Eli Friedlander
7          What Makes a Poem Philosophical?
John Gibson

Part 3 Wittgenstein and Literary Modernism
8          In the Condition of Modernism: Philosophy, Literature, and The Sacred Fount
Kristin Boyce
9          The World as Bloom Found It: “Ithaca,” the Tractatus, and “Looking More than Once for the Solution of Difficult Problems in Imaginary or Real Life”
Karen Zumhagen-Yekplé
10        Lectures on Ethics: Wittgenstein and Kafka
Yi-Ping Ong
11        Bellow’s Private Language
Michael LeMahieu

Notes
List of Contributors
Index
 
Review Quotes
Choice
"This is an interesting book. The idea governing the collection is that Wittgenstein can, and perhaps should, be read in the context of modernist art and literature. This is not to say that LeMahieu (Clemson Univ.) and Zumhagen-Yekplé (Tulane Univ.) and their fellow contributors deny that Wittgenstein is a philosopher, but instead that they claim that modernism sheds light on the philosopher's aims and methods. The approach proves fertile, since Wittgenstein always had a strong interest in the arts. However, his literary interests tended more towards Romanticism, in particular the work of Goethe. The one weakness of this collection is that none of the essays addresses the Romantic elements of Wittgenstein's work and whether his purported Romanticism can be reconciled with his purported modernism. Whatever the case may be, this volume will certainly interest philosophers working on Wittgenstein and students of modernism in the arts and letters more generally. Recommended."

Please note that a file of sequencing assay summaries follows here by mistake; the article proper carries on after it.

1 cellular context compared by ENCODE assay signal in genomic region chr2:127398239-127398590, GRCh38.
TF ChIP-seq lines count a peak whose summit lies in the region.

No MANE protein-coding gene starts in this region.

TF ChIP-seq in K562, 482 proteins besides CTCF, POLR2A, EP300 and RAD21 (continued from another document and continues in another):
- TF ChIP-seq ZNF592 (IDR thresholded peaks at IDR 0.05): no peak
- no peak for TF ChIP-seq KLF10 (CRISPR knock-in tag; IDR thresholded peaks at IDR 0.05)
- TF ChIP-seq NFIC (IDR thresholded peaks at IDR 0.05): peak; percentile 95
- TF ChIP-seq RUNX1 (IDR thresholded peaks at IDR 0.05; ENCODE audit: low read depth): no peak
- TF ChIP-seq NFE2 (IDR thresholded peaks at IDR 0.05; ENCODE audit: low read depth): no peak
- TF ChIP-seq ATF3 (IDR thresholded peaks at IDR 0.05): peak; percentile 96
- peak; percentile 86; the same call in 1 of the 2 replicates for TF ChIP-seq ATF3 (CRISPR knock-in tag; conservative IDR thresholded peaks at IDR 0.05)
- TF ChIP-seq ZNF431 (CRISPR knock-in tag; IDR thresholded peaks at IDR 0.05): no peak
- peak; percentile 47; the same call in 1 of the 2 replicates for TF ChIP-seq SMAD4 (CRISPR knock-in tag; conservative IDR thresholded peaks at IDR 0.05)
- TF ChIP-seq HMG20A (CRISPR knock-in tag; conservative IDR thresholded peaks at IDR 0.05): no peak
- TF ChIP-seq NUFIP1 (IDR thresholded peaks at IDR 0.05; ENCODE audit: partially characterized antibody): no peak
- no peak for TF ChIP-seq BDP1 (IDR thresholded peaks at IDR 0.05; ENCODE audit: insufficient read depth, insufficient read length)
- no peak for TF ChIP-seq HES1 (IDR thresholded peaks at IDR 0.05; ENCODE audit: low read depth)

Alice Crary, author of Inside Ethics
“The absence of extensive debate about the fruitfulness of reading Wittgenstein through the lens of the idea of modernism—and vice versa—is notable to anyone with even a casual interest in these matters. This book creates a space in which those cross-readings can happen, and I can’t imagine a more successful attempt at doing so. Addressing a wide range of thinkers, texts, and topics, this ambitious and arresting volume should be widely discussed across disciplines.”
Garry L. Hagberg, author of Describing Ourselves
Wittgenstein and Modernism is a model of its genre, a collection of thought-provoking essays bound together with LeMahieu and Zumhagen-Yekplé’s richly insightful introduction. As the volume progresses, its central themes resonate and find variations in sinuous interworkings. We move from the European context of Wittgenstein’s life, to the scope of his influence from his Cambridge base outward to broader intellectual circles, and on to the many interrelations between his work and modernist literature. The result is a book that will be of wide use: for scholars of Wittgenstein, it will immediately take its place as a benchmark contribution, but it should also serve as an illuminating introduction for anyone with an interest in modernism who has not yet looked into Wittgenstein’s thought.”
For more information, or to order this book, please visit http://www.press.uchicago.edu